Experts: No Proof Gum Disease Causes Heart Disease
New Statement by the American Heart Association Stirs Controversy
Statement Aims to Clear up Confusion continued...
"There's no scientific evidence at this point that there's a direct connection -- that either gum disease causes atherosclerosis [hardening of the arteries] or strokes and heart attacks, or that there's any evidence at this point that by treating periodontal disease that you'll improve your [heart health] situation," Lockhart says.
Lockhart says the statement is meant to clarify what is known about the link between oral health and heart disease, and to encourage people to focus on more established heart disease risk factors like high blood pressure, high cholesterol, diabetes, and obesity.
The review doesn't mean that it's OK not to take care of your gums or that gum disease doesn't need treatment, he says.
"Having infected gums on a daily basis can't be healthy. It just, at this point, hasn't been shown to cause disease [throughout the body]," Lockhart says.
"I wouldn't want people distracted nor needlessly upset by the fact that if they couldn't get dental care or it wasn't working that it was going to have a negative impact on their overall cardiovascular situation," he says.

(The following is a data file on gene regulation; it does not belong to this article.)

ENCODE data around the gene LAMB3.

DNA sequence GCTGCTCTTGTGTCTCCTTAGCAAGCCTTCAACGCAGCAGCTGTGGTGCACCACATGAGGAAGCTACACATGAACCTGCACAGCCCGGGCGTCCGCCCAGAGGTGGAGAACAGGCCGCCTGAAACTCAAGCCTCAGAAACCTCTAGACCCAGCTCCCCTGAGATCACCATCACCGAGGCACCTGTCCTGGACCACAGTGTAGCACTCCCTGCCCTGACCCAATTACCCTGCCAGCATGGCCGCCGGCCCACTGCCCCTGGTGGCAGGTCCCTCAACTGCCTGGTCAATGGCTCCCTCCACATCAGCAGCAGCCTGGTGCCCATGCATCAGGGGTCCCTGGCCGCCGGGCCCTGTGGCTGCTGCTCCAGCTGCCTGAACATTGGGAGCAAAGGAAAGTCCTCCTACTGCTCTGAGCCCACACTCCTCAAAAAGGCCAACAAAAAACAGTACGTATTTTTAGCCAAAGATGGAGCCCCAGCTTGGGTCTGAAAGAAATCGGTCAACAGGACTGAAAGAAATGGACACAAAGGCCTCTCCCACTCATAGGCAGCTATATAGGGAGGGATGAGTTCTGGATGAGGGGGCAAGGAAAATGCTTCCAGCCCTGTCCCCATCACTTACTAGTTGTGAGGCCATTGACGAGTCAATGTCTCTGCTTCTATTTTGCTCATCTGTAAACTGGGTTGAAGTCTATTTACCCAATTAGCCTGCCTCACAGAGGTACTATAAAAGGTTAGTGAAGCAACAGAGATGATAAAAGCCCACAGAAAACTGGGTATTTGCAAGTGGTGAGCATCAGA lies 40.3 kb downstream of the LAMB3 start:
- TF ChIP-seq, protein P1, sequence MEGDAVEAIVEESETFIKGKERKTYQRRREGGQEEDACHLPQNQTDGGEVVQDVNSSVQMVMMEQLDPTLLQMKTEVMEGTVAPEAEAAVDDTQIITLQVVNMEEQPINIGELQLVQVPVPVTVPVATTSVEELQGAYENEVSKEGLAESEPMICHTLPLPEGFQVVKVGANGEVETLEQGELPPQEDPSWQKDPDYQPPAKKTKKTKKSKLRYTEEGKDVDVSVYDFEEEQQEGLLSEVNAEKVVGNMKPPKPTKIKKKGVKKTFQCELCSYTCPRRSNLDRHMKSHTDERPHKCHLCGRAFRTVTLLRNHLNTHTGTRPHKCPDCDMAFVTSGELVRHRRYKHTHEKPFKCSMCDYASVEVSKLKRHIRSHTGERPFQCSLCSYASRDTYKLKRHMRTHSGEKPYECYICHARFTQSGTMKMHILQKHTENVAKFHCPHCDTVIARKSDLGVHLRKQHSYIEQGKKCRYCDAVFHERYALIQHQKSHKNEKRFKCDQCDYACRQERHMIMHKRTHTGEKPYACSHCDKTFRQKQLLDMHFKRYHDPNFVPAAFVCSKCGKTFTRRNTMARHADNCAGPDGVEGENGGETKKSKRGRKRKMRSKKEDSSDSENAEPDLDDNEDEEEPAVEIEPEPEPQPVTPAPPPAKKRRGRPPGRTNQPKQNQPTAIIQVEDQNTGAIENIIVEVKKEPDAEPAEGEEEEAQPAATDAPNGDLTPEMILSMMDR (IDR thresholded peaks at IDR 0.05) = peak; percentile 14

Statement Stirs Controversy
Other experts, however, say they were confused by the new statement.
"I think it's a bit dangerous," says Suzanne Steinbaum, MD, a preventive cardiologist at Lenox Hill Hospital in New York. "What they're really saying is that maybe it wasn't that poor dental hygiene is associated with heart disease; it's more that the risk factors are similar, and therefore we're seeing a connection."
But "how much does it matter?" she says, given that people still need to take care of their gums for other reasons.
And other experts said they felt the conclusions of the review were being misinterpreted.
Kenneth S. Kornman, DDS, PhD, editor of the Journal of Periodontology, said the review found that there is an independent association between heart disease and gum disease. That means that people who have one are also more likely to have the other. That's true even if they don't smoke or have diabetes, two things that are known to drive up the risk for heart and gum disease. It's not yet known why the two frequently occur together.